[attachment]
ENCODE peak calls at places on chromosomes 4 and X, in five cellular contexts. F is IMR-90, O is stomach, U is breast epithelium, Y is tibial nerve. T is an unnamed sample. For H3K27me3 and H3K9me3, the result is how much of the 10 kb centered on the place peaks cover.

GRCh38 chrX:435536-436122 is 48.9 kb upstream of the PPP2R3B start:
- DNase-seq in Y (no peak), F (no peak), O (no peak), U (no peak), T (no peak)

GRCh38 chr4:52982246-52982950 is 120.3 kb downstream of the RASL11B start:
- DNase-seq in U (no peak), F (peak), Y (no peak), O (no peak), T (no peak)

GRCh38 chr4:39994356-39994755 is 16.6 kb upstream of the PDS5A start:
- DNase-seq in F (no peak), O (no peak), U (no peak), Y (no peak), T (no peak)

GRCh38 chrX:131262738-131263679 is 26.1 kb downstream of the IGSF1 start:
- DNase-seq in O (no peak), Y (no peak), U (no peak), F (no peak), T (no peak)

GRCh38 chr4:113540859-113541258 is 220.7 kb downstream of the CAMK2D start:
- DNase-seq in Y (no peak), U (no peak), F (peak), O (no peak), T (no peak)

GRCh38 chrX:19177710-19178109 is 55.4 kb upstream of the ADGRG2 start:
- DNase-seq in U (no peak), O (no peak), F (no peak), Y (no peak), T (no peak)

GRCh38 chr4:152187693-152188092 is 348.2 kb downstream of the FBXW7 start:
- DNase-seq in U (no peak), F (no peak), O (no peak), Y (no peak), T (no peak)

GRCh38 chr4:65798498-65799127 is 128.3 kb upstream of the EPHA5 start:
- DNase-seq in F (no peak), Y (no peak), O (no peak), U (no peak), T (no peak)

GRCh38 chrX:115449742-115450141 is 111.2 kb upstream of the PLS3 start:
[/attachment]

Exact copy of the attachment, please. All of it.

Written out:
ENCODE peak calls at places on chromosomes 4 and X, in five cellular contexts. F is IMR-90, O is stomach, U is breast epithelium, Y is tibial nerve. T is an unnamed sample. For H3K27me3 and H3K9me3, the result is how much of the 10 kb centered on the place peaks cover.

GRCh38 chrX:435536-436122 is 48.9 kb upstream of the PPP2R3B start:
- DNase-seq in Y (no peak), F (no peak), O (no peak), U (no peak), T (no peak)

GRCh38 chr4:52982246-52982950 is 120.3 kb downstream of the RASL11B start:
- DNase-seq in U (no peak), F (peak), Y (no peak), O (no peak), T (no peak)

GRCh38 chr4:39994356-39994755 is 16.6 kb upstream of the PDS5A start:
- DNase-seq in F (no peak), O (no peak), U (no peak), Y (no peak), T (no peak)

GRCh38 chrX:131262738-131263679 is 26.1 kb downstream of the IGSF1 start:
- DNase-seq in O (no peak), Y (no peak), U (no peak), F (no peak), T (no peak)

GRCh38 chr4:113540859-113541258 is 220.7 kb downstream of the CAMK2D start:
- DNase-seq in Y (no peak), U (no peak), F (peak), O (no peak), T (no peak)

GRCh38 chrX:19177710-19178109 is 55.4 kb upstream of the ADGRG2 start:
- DNase-seq in U (no peak), O (no peak), F (no peak), Y (no peak), T (no peak)

GRCh38 chr4:152187693-152188092 is 348.2 kb downstream of the FBXW7 start:
- DNase-seq in U (no peak), F (no peak), O (no peak), Y (no peak), T (no peak)

GRCh38 chr4:65798498-65799127 is 128.3 kb upstream of the EPHA5 start:
- DNase-seq in F (no peak), Y (no peak), O (no peak), U (no peak), T (no peak)

GRCh38 chrX:115449742-115450141 is 111.2 kb upstream of the PLS3 start: